Diana and Mtheza have worked closely with the UNITE Youth. Drawing from their own experience and from speaking to the UNITE Youth, they take this opportunity to reflect on International Youth Day.
One of the biggest issues that have come up in the UNITE discussions, is that the youth want equal access to opportunities. The Olympics taking place has highlighted this for the students – they are seeing sports that they have previously never been exposed to.
Diana: “How can we include all youth in South Africa to be able to reach their highest potential? They want good leadership – leadership that they can look up to, out there for the people, listening to their needs, taking steps and actions to better the lives of people living in South Africa.”
Mtheza : “I would like to see South Africa catering equally to everyone. I wish the gap between the rich and the poor could be bridged…We need to teach people not to only think for now, but for the future as well.”
UNITE focuses on provoking critical thinking and activism in youth – nurturing future leaders.
Mtheza: “Parents are noticing that their children are starting to question things. They are saying “yes, I am young, but I have a voice”. The parents are feeling very positive about this.”
Diana: “The conversations they are having with their parents are starting bigger conversations. They want to see change. I’m pretty confident and I hope that the learnings and teachings that they’re getting from the programme means we have an amazing chance to find leaders who stand up for what is right and that do the right thing. Because that is what they want.”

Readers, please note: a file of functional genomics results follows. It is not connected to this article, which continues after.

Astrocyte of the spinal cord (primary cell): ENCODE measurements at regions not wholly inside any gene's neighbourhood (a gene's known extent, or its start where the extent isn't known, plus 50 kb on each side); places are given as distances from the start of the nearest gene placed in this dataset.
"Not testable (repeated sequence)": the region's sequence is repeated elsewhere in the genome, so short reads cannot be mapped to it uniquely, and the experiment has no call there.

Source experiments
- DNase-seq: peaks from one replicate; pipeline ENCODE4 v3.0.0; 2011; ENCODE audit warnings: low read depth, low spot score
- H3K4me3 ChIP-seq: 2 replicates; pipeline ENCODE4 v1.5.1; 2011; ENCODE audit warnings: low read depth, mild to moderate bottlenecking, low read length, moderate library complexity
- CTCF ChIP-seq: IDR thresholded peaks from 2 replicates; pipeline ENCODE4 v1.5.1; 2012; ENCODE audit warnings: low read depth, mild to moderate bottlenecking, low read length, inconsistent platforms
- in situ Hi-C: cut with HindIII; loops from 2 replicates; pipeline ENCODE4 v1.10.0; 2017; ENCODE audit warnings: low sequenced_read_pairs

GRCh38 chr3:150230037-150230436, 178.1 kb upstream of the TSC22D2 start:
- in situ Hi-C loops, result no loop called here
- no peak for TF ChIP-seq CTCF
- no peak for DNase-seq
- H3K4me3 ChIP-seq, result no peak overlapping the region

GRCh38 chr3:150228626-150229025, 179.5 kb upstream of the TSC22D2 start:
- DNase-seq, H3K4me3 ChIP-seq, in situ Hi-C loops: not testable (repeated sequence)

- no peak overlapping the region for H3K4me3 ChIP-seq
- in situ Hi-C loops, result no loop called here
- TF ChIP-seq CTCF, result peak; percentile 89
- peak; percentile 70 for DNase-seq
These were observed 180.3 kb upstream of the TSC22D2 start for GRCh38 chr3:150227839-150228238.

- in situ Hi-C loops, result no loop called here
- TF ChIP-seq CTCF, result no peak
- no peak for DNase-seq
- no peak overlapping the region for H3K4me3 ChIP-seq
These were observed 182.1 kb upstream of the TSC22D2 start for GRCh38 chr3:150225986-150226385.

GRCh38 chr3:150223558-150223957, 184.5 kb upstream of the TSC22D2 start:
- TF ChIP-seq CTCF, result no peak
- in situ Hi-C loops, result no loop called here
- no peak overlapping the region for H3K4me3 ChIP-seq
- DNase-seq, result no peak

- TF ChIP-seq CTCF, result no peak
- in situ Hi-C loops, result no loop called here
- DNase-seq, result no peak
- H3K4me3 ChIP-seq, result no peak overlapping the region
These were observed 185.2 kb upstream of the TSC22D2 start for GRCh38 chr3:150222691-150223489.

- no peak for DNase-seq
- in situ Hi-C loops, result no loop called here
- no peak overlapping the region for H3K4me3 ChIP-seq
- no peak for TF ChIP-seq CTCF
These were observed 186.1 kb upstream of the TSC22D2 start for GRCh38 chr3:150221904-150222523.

Mtheza: “We have kids coming from different countries and different cultures. I was working only with South African kids before UNITE. The UNITE Youth have taught me to understand other cultures better.
Diana: “This year, we spoke about culture and the intersectionality of people. The people that we’ve got in the programme are kids from South Africa. We also have some non-South African kids, kids that are part of the LGBTQI community, Xhosa kids and Zulu’s. I’m from Ghana, Mtheza is Xhosa. So, there’s lots of different perspectives that they are exposed to. They are able to embrace each other and they have become a little family… We encourage the leaders to lead the conversations that take place in their schools. There is quite a big focus on peer led conversations. Sometimes you find that the topics are better received when it’s coming from someone that is more relatable to them. It hits different when it’s their friends pushing a message.”
Mtheza: “They study identity, diversity and integration. These topics encourage the kids to promote intercultural understanding… The whole basis of the programme is to talk about these issues. At the core of the programme we promote integration through discussions and encouraging them to be activists and not to keep the discussions within the programme, but to go out and talk to their peers and talk to their community about these issues.”